Spend days three and four, and the evening of day two if you have come here direct, exploring primary jungle where a huge spectrum of bird, insect and reptile life, as well as bigger animals like jaguars and tapirs, can be spotted. Of particular interest are the clay licks, where macaws and parrots gather to feed in an amazingly colorful spectacle.
Return to Cusco for your flight back on day five. Read more about the 5-day in Manu itinerary here.
Itinerary #4 High-Altitude Hiking in Huaraz
|1||Fly into Huaraz, sightseeing in Huaraz, bus to Vaqueria||Vaqueria|
|2||Santa Cruz trek||Campsite on Santa Cruz trek|
|3||Santa Cruz trek||Campsite on Santa Cruz trek|
|4||Santa Cruz trek||Campsite on Santa Cruz trek|
|5||Santa Cruz trek; return to Huaraz, night bus to Lima||Huaraz/Night bus to Lima|
This is an itinerary for fit and conditioned hikers who have no problem with walking at over 13,000 feet, and takes in one of the best hikes not only in Peru but in all South America, the Santa Cruz trek through the stunning mountain valleys, lakes and glaciers of the Cordillera Blanca north of Huaraz.
Day 1 sees you arrive on the early morning flight from Lima to Huaraz. There will be time for a leisurely breakfast at one of the city's fantastic coffee spots like Café Andino (Lúcar y Torre 530) and to make any last-minute supply purchases you need in Huaraz before taking transport (colectivo taxis and buses run the route) to Vaqueria, the typical start point for the Santa Cruz trek.
For a full itinerary of what a Santa Cruz trek entails, click here. The hike is unforgettably dramatic, full of surreal ice-blue mountain lakes, glaciers and nevados (snow-capped peaks). But it is tough too. Staying at the campsites of Paria on the first night of the trek, Taullipampa on the second night and Llamacorral on the third, it is possible to get to the end point of the hike at Cashapampa and return to Huaraz by the end of the fifth day of your tour.
Itinerary #5 Arequipa & Around - City Sightseeing and Canyon Thrills
|1||Fly into Arequipa, explore Arequipa museums and architecture||Arequipa|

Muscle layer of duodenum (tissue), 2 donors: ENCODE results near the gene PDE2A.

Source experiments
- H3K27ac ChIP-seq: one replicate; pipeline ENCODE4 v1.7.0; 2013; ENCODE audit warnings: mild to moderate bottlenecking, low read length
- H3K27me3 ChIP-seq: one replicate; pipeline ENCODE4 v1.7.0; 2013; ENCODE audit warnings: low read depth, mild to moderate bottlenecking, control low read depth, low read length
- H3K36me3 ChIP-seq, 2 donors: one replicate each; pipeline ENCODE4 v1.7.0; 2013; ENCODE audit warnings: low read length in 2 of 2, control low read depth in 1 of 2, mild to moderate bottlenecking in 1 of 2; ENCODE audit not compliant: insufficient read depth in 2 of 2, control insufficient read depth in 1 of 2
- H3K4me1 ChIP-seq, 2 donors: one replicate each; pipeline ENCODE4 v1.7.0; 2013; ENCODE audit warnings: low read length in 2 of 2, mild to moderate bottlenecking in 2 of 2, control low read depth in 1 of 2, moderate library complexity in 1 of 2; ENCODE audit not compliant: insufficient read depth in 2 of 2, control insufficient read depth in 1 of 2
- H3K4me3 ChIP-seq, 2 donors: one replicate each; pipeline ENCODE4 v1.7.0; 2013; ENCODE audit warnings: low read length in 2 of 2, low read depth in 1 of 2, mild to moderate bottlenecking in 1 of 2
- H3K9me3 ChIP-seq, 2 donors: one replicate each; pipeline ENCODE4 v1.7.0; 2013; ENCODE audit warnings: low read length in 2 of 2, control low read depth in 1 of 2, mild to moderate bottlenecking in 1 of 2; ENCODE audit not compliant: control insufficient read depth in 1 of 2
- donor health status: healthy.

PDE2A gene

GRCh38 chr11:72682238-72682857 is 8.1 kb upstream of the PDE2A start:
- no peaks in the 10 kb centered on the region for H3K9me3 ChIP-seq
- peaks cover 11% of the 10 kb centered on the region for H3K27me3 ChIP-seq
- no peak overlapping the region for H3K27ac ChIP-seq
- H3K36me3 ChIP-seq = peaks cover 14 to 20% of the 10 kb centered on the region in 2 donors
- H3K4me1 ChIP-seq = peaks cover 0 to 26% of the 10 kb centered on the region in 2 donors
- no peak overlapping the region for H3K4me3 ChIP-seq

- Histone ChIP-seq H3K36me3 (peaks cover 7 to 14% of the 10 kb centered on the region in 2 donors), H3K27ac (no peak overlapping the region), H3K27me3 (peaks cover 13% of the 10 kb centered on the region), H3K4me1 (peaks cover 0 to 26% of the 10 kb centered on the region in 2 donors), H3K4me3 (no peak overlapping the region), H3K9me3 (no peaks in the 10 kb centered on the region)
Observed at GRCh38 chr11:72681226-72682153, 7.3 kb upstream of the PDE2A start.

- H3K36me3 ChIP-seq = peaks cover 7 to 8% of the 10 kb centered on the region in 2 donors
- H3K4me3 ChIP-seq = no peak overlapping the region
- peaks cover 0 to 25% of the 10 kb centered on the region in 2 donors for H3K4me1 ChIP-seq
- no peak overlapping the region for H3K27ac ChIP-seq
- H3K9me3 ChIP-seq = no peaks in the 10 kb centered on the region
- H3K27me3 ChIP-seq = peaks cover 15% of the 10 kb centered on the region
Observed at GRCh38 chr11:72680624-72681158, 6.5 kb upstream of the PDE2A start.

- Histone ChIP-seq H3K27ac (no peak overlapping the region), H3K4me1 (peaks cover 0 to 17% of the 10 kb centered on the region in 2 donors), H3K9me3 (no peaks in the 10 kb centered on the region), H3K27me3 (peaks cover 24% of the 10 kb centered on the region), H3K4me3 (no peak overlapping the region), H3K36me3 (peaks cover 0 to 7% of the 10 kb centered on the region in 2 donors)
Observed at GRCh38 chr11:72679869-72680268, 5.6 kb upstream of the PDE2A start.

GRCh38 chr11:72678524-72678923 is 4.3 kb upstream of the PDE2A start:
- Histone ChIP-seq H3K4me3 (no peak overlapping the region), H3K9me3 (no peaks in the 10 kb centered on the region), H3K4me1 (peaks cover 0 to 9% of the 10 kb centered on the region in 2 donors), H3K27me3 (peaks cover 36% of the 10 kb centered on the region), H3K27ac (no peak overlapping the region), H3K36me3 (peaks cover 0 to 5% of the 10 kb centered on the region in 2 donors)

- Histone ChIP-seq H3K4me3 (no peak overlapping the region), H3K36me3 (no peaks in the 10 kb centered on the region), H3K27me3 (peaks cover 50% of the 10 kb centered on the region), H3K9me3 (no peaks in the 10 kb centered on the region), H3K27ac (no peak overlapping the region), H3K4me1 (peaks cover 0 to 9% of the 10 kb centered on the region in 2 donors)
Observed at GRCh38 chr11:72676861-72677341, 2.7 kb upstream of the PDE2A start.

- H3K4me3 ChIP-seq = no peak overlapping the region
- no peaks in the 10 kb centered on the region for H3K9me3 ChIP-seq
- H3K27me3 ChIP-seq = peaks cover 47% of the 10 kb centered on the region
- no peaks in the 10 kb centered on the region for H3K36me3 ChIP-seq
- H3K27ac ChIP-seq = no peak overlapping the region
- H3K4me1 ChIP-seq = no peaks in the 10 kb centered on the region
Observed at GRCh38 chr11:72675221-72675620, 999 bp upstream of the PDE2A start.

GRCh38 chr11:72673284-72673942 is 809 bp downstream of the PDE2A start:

|2||Tour of Colca Canyon, hiking, condor watching||Cabanaconde|
|3||Hiking to bottom of Colca Canyon, swimming on canyon bottom||Sangalle|
|4||Hiking, astronomical observatory, zip lining||Chivay|
|5||Return by bus to Arequipa, fly back to Lima||Lima|
Five days is enough time not only to see Peru's proud and dynamic colonial second city, Arequipa, but also enough to do justice to some of the jaw-dropping scenery nearby, which encompasses the planet's most dramatic canyons.
After you have flown in from Lima, Day 1 should be a sedate exploration of Arequipa's delightful historic center, dating back to the mid-16th century. Highlights include the vast and still-functioning monastery of Monasterio Santa Catalina (Santa Catalina 301) and the Museo Santuarios Andinos (La Merced 110), housing the eerily preserved body of Juanita, a frozen mummy from the 1450s. When eating out, remember to try the local specialty, rocoto relleno (peppers stuffed with beef, pork, onions and spices).
On Day 2, rise early for a 3-day exploration of the fabulous canyon country that opens up to the north of Arequipa. Here the fabled Colca Canyon tempts visitors with its fantastic hiking, from rim right down to the canyon bottom Tour groups normally make straight for the middle part of the canyon, and the pleasant town of Chivay, or the lower part of the canyon at remoter Cabanaconde. From these places, hikes commence to the canyon bottom, 1200 m below Cabanaconde. Do not start the hike down to the canyon bottom today, but instead take the chance to view condors gliding on the canyon air currents from the Cruz del Cóndor viewpoint above Cabanaconde and then hike the 7.75 miles (12.5 km) down into Cabanaconde through bucolic terraced farmland.
On Day 3, hike down into the canyon bottom (a 2-3 hour trek), and into an entirely different ecosystem at verdant Sangalle, an oasis with accommodation and swimming holes on the canyon floor. Spend the night, and return to Cabanaconde and then Chivay on Day 4. From Chivay, there is zip-lining, an astronomical observatory and hikes to the hot springs of La Calera, which could occupy the best part of a day on the way down or back up from Cabanaconde.
The deepest canyon in the world is not the Colca Canyon, but the Cotahuasi Canyon, further to the northwest of the Colca Canyon. The journey from Arequipa is 12 hours, so coming here would occupy a good three days allowing for some explorations. It presents a viable 3-day alternative canyon experience to the Colca Canyon. Trekking opportunities abound here too, although unlike the Colca Canyon, Cotahuasi Canyon bottom is hard to access unless you are an experienced kayaker.
Whichever canyon you choose, rise early on Day 5 for a return to Arequipa.